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Or How I Got To Be Here
…it all begins somewhere.
I had been gardening in the city for some years. I don’t remember ever wishing to move into a country place, particularly, but my city neighborhood was deteriorating and my family size was increasing. My interest in history, and then gardening, began to branch towards homesteading. It was the seventies that developed that trend, and so by 1980 I found myself here on a plain that was so flat that it looks as though God took a plasterer’s knife and scraped it hard across the land. The farmers took things further in the ’60’s and began felling all the trees in sight. All for endless acres of corn and soybean. Until I began planting there was very little between me and the far horizon westward. One can see storms coming from a long way off, their anvil-piled wrath thundering in from the west. Long pale gray strips of slanting rainfall give sight to storms across the landscape far away. In the aftermath are visions of light rays that step forth from the masses of breaking clouds.
Sunsets, too, are bright and unhindered, now only trimmed at their horizon line by my trees and bushes. But there are places, still, where one can see the sun melt into earths crust, sherbert colors left too long upon the sky’s table, inking dark the night with its liquefied rays. Twilight is a Parrish painting of silhouette against an oddly transparent blue, like looking long into a darkly clear ocean. This is the best part of being on the cusp of a visually endless plain.
As a gardener I was impressed by the soil, and knew nothing yet of the domineering winds which cut through this garden at all times of the year. The soil is what was left from the wet prairie which kept this area unpopulated and uncultivated until relatively lately… when after the cattle barons of Ohio (oh, yes, there were some, once) gave way to inventive farmers who laboriously dug deep ditches to carry off the ponded water which had disallowed cultivation until too late in the growing season. My property lays at the head of one of those deeply dug ditches, the only elevation difference in the land, unseen until nearly upon them. The Midwestern Haha.
I know my little acres were once very different than when I arrived here, as I had met and talked with a former occupant of the house whose father had purchased this place in 1915, when she was a young girl of 16 years. But by my time, the oaks were gone, the orchard no more, and only the silver maples were the trees that hugged the house incongruently with a misshapen Norway spruce, whose own story was one of tornado force winds tearing out its upper parts leaving opened arms reaching out for mercy.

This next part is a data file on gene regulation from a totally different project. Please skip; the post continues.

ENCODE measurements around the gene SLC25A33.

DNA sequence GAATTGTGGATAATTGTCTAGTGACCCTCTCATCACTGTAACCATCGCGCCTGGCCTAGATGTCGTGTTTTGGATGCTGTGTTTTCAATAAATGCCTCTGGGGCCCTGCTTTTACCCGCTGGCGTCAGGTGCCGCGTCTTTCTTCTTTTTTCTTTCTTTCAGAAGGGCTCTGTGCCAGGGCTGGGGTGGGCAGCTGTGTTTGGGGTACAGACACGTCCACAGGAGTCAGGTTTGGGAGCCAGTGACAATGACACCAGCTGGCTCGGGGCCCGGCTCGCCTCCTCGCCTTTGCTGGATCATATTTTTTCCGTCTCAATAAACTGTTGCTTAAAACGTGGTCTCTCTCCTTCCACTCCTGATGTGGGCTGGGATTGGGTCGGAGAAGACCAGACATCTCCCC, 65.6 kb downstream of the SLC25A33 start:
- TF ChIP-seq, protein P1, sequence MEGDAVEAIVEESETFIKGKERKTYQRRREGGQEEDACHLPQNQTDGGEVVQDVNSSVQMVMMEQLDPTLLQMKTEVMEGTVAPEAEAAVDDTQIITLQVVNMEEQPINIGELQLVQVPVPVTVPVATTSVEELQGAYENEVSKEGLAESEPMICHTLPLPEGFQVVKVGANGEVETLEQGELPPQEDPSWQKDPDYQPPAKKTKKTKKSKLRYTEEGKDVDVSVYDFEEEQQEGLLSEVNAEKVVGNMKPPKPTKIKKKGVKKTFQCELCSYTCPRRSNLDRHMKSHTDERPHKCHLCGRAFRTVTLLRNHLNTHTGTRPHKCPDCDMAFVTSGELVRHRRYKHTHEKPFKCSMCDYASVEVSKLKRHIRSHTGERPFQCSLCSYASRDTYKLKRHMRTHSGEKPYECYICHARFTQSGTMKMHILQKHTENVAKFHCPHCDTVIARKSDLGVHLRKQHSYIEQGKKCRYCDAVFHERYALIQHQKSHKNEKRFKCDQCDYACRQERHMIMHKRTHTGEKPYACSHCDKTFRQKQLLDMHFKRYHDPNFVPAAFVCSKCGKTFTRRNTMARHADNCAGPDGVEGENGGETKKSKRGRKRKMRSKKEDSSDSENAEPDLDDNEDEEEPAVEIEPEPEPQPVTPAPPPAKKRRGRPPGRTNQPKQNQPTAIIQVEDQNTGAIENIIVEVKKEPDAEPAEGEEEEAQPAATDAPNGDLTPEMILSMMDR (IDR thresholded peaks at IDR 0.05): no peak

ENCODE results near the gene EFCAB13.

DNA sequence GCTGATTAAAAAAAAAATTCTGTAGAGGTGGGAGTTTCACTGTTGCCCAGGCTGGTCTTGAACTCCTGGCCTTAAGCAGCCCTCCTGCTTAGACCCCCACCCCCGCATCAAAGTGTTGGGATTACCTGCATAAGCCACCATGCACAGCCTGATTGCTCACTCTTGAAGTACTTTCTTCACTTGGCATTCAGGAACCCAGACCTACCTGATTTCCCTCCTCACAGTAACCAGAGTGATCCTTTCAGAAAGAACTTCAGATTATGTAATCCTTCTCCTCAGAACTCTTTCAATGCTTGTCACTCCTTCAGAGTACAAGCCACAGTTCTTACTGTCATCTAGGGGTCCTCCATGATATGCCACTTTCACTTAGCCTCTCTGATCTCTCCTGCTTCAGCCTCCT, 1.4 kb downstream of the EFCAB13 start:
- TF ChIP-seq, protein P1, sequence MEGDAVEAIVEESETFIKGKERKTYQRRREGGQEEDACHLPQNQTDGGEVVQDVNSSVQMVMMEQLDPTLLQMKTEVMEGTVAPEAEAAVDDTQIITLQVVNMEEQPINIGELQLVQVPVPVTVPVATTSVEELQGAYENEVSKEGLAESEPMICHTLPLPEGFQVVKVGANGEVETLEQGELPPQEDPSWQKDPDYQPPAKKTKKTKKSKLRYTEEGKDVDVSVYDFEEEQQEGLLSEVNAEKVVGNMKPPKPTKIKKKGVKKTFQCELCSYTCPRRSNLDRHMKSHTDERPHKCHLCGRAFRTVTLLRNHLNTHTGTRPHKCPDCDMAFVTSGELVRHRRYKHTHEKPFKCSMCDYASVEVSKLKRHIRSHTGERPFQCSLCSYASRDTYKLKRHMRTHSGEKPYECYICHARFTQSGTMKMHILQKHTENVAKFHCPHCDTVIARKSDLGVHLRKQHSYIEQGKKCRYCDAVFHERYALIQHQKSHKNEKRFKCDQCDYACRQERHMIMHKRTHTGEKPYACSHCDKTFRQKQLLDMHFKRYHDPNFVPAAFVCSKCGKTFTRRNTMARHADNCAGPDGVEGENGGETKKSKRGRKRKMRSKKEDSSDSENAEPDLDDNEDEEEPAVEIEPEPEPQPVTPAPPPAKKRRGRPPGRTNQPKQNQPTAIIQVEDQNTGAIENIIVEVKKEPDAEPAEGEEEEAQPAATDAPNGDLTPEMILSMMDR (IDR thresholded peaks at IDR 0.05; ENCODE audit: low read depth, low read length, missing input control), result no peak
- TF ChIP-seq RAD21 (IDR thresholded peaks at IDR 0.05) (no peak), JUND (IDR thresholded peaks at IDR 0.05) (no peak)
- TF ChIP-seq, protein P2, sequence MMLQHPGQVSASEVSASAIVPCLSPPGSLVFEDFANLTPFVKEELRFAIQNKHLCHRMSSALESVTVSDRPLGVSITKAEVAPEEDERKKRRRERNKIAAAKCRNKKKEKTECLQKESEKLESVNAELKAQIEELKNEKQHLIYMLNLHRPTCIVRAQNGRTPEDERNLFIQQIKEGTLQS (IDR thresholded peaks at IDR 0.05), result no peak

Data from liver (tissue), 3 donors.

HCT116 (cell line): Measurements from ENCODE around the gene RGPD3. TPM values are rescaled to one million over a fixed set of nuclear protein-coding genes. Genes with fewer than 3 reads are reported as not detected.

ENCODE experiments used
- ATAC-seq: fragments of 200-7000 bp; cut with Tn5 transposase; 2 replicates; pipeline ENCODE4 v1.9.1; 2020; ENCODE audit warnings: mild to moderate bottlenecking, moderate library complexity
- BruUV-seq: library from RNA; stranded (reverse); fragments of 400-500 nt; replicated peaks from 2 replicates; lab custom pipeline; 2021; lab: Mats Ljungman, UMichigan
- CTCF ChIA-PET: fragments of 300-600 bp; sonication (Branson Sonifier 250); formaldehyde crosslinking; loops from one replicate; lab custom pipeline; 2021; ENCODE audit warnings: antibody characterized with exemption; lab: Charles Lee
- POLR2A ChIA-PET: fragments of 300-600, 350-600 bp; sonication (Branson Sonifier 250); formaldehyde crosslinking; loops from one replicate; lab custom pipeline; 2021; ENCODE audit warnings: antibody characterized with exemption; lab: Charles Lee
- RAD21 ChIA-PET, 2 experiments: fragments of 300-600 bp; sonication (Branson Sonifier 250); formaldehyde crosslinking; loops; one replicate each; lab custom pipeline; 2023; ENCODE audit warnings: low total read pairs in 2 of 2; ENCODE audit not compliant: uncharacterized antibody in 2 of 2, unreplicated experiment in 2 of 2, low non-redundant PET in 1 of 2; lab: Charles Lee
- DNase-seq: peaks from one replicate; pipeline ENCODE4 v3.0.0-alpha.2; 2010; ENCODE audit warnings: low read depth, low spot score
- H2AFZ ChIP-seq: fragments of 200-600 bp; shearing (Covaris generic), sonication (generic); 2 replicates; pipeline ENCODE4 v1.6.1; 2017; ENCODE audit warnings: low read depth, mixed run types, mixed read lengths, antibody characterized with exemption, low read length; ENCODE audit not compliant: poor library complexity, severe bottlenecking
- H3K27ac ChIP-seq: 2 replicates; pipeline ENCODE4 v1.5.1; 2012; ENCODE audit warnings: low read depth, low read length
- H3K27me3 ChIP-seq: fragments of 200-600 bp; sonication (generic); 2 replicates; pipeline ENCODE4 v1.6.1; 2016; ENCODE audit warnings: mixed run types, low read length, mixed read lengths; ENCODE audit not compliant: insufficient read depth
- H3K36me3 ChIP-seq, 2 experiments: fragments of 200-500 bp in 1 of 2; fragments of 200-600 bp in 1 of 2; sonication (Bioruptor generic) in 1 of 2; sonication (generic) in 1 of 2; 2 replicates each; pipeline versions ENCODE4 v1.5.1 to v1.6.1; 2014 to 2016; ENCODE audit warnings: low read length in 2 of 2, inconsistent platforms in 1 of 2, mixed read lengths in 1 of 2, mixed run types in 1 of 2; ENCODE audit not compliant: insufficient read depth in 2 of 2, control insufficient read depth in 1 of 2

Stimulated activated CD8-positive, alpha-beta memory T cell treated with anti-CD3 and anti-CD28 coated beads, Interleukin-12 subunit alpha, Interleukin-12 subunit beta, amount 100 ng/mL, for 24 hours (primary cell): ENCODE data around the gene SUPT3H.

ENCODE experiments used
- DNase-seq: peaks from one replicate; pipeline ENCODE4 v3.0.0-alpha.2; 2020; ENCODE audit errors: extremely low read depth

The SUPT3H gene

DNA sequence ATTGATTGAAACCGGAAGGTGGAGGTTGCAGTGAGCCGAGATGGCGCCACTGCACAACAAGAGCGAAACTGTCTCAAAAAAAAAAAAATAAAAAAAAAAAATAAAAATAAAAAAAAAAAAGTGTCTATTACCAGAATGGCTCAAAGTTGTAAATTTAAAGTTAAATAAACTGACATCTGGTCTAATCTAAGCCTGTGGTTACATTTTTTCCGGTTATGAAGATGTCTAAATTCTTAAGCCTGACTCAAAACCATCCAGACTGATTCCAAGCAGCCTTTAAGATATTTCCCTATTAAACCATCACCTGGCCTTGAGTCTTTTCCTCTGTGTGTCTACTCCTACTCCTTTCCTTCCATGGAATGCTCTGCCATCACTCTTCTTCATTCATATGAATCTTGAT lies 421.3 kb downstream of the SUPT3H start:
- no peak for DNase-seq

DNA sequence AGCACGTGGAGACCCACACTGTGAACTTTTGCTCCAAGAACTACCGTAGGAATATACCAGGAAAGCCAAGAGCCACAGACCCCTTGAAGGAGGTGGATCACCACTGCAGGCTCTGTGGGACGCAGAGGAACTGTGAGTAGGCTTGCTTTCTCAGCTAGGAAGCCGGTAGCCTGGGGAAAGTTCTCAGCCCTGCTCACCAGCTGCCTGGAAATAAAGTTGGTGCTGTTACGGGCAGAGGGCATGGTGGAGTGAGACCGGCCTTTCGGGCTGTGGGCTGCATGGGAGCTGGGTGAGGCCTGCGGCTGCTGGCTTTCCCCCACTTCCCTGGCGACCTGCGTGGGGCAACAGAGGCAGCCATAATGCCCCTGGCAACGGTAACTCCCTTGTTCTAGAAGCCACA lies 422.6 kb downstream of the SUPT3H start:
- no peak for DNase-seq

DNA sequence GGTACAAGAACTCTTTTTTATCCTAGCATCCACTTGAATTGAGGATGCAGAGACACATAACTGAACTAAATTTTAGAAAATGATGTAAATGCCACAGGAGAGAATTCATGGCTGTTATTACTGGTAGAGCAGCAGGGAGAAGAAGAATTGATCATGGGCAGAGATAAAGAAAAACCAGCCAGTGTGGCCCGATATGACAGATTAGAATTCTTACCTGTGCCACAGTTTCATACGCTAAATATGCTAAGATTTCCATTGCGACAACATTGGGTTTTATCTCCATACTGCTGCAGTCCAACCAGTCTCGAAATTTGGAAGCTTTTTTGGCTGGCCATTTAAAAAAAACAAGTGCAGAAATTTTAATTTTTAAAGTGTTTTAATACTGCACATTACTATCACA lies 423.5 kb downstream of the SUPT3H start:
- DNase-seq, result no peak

Two of the largest arborvitae I had ever seen stood marking a long, longgone, front path which she told me was the place she and her brothers rode bikes straight into what was then a ditch her depression era father paid to have covered… for fear of his children’s wellbeing. I realized then that arborvitae are not shrubs for foundations or in proximity to a house… they are full fledged trees when mature. From signs at the corners of the house it seems some were once planted there as well- remaining long past the time they could be tolerated, or should have been.
The house had the unwelcoming hodgepodge of partly planted, partly weed grown things around a deeply listing front porch, I pulled out a number of weedy silver maple tree saplings and gave them to a neighbor. Helped her plant them, actually. The crowded mailorder (I’m pretty sure!) combination of forsythia, weigela, and bridal spirea were all cramped into the area under the front window. I dug each one out and moved them to far reaches of the property. a large rangy growth of lilac with an empty center remains in the front. It embraces my garden bench and presents offerings of common lilac each spring. It has too much history to cut down, and I am too old now to attempt it, anyway. It will likely outlive me.
Most of the yard was mown grass. Something in me does not love a lawn, though I appreciate it in its place. So to the disgruntlement of the children, and sometimes the husband, I have ever enlarged the garden beds and sometimes surrendered some of them back to the prairie grass beginnings, grudgingly, but of necessity. But grass is my form of nefarious weed. I still plot to take back my front border from its greedy grasp.
The ruined pig barn had a trimming of elderberry bushes, and the back acres were farmed… and that is what I found here when first beginning my garden. And that is where I leave us until I write about the garden’s development.